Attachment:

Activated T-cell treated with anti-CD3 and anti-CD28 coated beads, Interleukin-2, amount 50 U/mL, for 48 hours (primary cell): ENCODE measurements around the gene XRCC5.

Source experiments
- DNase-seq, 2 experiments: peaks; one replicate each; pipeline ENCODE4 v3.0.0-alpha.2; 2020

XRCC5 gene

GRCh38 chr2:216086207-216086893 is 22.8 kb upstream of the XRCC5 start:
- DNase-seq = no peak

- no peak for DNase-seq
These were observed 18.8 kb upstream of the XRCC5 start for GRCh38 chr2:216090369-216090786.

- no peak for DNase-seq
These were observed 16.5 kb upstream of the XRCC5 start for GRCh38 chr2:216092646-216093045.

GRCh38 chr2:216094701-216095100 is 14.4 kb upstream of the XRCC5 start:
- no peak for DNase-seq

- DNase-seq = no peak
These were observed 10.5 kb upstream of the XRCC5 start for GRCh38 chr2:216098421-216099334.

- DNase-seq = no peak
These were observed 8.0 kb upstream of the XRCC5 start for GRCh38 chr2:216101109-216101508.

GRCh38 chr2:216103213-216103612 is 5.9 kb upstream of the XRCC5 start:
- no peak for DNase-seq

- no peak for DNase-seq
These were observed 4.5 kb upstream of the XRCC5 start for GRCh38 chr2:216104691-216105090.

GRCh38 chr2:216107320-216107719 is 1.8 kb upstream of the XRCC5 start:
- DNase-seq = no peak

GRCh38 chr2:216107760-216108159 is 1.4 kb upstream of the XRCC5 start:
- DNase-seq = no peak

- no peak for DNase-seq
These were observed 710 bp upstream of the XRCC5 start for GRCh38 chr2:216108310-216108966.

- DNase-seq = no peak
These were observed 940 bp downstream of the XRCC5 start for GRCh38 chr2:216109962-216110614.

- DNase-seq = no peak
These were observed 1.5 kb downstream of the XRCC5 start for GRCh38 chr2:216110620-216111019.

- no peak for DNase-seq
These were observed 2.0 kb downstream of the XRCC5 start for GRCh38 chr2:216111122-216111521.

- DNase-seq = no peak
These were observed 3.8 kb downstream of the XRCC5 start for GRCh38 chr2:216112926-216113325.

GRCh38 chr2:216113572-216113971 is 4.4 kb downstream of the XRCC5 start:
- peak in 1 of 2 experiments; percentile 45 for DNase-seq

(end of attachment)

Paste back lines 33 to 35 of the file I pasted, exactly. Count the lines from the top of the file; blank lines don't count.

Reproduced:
- DNase-seq = no peak
These were observed 3.8 kb downstream of the XRCC5 start for GRCh38 chr2:216112926-216113325.

GRCh38 chr2:216113572-216113971 is 4.4 kb downstream of the XRCC5 start: